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            Well the busy fall art season is upon us in Toronto and one of the many events is the Queen West Art Crawl that took over Queen St. from Bathurst to the Parkdale Village the weekend of September 18th. Started many years ago this occasion was made possible through the Parkdale/Liberty Economic Development Corp. and the WQW BIA.

            The bulk of traffic however was in Trinity-Bellwoods Park where well over 50 participants were showcased in tents winding throughout the park. However, I found these “artisans” to be leaning towards craft, with a heavy emphasis on jewelry design. Don’t get me wrong, there is a place for crafts, but not really at an established annual “art” event. Quantity does not always make for quality, and stuffing the park to overflowing was a bit like sensory overload. However, there were a few notable exceptions worth mentioning. Talking about jewelry however, Bead For Life (www.beadforlife.org) is an organization that enables poverty-stricken women in Africa to sustain worldwide connectivity through the sale of their bead products. These beads are fashioned from recycled paper and then varnished and strung to make fashionable pieces. Two other notable stops along the way featured work that stood out in both technique and execution. The Intaglio prints of Alex Coley (www.alexcoley.ca) dealt with “states of mind” and were at once jarring and beautiful in their spiritual associations. Thomas Hendry served up conte on Japanese Paper figural studies that displayed a mastery of modeling and shading of the human form in original poses.

            Eschewing the park for another area of the “Crawl”, I headed to the Gladstone for a more intimate experience with the art and artists displayed on the second floor of the hotel. “Do It At The Gladstone” is an annual group show that highlights the work of artists in separate rooms on the second floor.  Not conceptual in nature but more perceptual, the artists’ showed an eclectic array of painting, drawing and photography. A lot of it was what I would term as “easy art” derivative in nature and seen before, but there were a few exceptions.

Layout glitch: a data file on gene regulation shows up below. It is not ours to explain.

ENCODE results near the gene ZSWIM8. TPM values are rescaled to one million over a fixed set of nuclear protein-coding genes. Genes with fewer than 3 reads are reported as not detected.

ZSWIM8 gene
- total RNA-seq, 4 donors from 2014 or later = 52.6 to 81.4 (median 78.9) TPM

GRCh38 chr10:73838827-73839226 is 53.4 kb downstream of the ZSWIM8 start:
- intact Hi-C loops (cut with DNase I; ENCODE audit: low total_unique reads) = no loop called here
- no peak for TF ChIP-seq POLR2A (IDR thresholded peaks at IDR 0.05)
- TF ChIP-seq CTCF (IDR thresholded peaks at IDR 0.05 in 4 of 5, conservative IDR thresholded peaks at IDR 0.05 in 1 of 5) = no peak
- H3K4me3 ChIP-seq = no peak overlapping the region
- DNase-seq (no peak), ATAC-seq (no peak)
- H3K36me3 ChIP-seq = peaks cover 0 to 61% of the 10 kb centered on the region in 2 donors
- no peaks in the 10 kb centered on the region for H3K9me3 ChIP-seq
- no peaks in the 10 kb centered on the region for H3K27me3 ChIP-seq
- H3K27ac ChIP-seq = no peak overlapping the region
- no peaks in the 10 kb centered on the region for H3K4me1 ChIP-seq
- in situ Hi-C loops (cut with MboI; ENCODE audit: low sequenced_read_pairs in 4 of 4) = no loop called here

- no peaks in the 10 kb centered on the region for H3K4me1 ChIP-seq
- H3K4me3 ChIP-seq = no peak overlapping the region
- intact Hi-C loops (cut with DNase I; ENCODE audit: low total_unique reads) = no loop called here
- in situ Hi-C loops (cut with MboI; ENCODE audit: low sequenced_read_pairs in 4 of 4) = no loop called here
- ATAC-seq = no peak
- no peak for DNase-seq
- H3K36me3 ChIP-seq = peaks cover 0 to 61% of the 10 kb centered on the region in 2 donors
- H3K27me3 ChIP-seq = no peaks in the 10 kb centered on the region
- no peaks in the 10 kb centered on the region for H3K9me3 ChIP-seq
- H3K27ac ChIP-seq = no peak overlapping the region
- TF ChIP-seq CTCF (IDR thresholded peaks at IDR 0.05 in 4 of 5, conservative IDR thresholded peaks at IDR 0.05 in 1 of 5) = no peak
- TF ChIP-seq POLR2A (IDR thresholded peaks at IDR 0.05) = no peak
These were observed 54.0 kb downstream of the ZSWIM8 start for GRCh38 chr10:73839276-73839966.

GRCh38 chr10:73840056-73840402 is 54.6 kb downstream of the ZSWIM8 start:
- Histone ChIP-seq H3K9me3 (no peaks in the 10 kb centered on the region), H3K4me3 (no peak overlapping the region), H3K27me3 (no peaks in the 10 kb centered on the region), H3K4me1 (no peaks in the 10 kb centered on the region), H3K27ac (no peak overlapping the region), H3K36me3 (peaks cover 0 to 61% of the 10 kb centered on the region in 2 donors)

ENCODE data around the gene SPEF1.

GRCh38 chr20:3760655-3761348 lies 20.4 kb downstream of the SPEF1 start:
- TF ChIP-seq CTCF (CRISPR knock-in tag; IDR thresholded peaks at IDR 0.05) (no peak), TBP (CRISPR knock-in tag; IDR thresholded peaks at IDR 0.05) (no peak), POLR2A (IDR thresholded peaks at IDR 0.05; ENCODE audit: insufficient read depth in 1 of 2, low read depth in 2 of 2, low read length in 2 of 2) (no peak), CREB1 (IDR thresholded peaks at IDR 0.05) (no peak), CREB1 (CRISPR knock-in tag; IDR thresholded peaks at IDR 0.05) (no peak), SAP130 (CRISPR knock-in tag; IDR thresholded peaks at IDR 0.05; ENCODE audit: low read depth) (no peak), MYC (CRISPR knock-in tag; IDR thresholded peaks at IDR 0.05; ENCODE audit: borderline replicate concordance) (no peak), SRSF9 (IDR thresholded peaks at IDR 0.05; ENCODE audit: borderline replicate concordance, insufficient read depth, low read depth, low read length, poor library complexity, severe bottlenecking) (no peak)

Meat

Meat

 Image courtesy of Katharine Mulherin

             Bev Hogue (www.beluxe.com) is always a standout with her quirky, blue-toned acrylic paintings of young, fashionable and vivacious females. Her use of perspective and sometimes 3D, instill her work with fun and whimsy. Cybele Young gave us a treat throughout the hallways with her deep shadow boxes of miniature sculptures. The executed vignettes were fashioned from Japanese paper, and these tiny treasures utilized juxtapositions in their portrayal. Imagine a chair hanging from a fishing rod or a shoe on a necklace…just a sampling of her imagination. Kelly Grace (www.kellective.com) utilizes mixed media such as photo-transfer with acrylic to show us “happy” images based on a carnival theme and her numerous wanderings. Overall, not a bad showing at the Gladstone but perhaps next year the curator may want to concentrate on a theme or perhaps consider installation as part of the show to add some variety. 

Sweet Tart

Sweet Tart

            In addition, the numerous galleries along the Queen W. strip between the park and the Gladstone were part of the weekend event. Balint Zsako, represented by Katharine Mulherin Contemporary Art Projects, stunned the viewer with his “Old Master Painting”. These were collages of, you guessed it, 18th century images rendered in exacting detail. Just to mix it up a little, Zsako would throw in a haunch of meat hanging from the headdress of a male. Think Francis Bacon meets Gainsborough…intriguing and certainly alarming.

 

 

 

 

Image courtesy of Bev Hogue

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